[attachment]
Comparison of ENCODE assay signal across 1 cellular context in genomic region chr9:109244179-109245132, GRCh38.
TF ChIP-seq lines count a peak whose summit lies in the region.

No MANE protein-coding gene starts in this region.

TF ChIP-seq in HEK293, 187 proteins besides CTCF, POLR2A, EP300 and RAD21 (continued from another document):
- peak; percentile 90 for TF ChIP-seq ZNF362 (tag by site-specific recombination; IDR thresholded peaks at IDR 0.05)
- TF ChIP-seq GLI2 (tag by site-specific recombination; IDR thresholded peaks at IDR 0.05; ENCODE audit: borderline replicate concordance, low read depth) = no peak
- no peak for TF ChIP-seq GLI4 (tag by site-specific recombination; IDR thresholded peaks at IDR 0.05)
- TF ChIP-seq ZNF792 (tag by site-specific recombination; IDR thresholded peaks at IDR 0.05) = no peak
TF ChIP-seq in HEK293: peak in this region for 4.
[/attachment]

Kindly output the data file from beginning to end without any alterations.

Comparison of ENCODE assay signal across 1 cellular context in genomic region chr9:109244179-109245132, GRCh38.
TF ChIP-seq lines count a peak whose summit lies in the region.

No MANE protein-coding gene starts in this region.

TF ChIP-seq in HEK293, 187 proteins besides CTCF, POLR2A, EP300 and RAD21 (continued from another document):
- peak; percentile 90 for TF ChIP-seq ZNF362 (tag by site-specific recombination; IDR thresholded peaks at IDR 0.05)
- TF ChIP-seq GLI2 (tag by site-specific recombination; IDR thresholded peaks at IDR 0.05; ENCODE audit: borderline replicate concordance, low read depth) = no peak
- no peak for TF ChIP-seq GLI4 (tag by site-specific recombination; IDR thresholded peaks at IDR 0.05)
- TF ChIP-seq ZNF792 (tag by site-specific recombination; IDR thresholded peaks at IDR 0.05) = no peak
TF ChIP-seq in HEK293: peak in this region for 4.